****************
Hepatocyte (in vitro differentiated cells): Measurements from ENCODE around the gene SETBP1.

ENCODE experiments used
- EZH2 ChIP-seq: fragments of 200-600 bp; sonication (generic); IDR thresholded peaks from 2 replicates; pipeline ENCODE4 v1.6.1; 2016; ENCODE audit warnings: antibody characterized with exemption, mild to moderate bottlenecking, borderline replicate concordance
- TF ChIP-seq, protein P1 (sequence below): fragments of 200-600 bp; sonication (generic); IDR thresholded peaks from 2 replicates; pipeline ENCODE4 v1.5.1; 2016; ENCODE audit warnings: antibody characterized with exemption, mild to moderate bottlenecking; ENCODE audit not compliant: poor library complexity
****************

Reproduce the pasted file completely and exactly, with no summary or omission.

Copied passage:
Hepatocyte (in vitro differentiated cells): Measurements from ENCODE around the gene SETBP1.

ENCODE experiments used
- EZH2 ChIP-seq: fragments of 200-600 bp; sonication (generic); IDR thresholded peaks from 2 replicates; pipeline ENCODE4 v1.6.1; 2016; ENCODE audit warnings: antibody characterized with exemption, mild to moderate bottlenecking, borderline replicate concordance
- TF ChIP-seq, protein P1 (sequence below): fragments of 200-600 bp; sonication (generic); IDR thresholded peaks from 2 replicates; pipeline ENCODE4 v1.5.1; 2016; ENCODE audit warnings: antibody characterized with exemption, mild to moderate bottlenecking; ENCODE audit not compliant: poor library complexity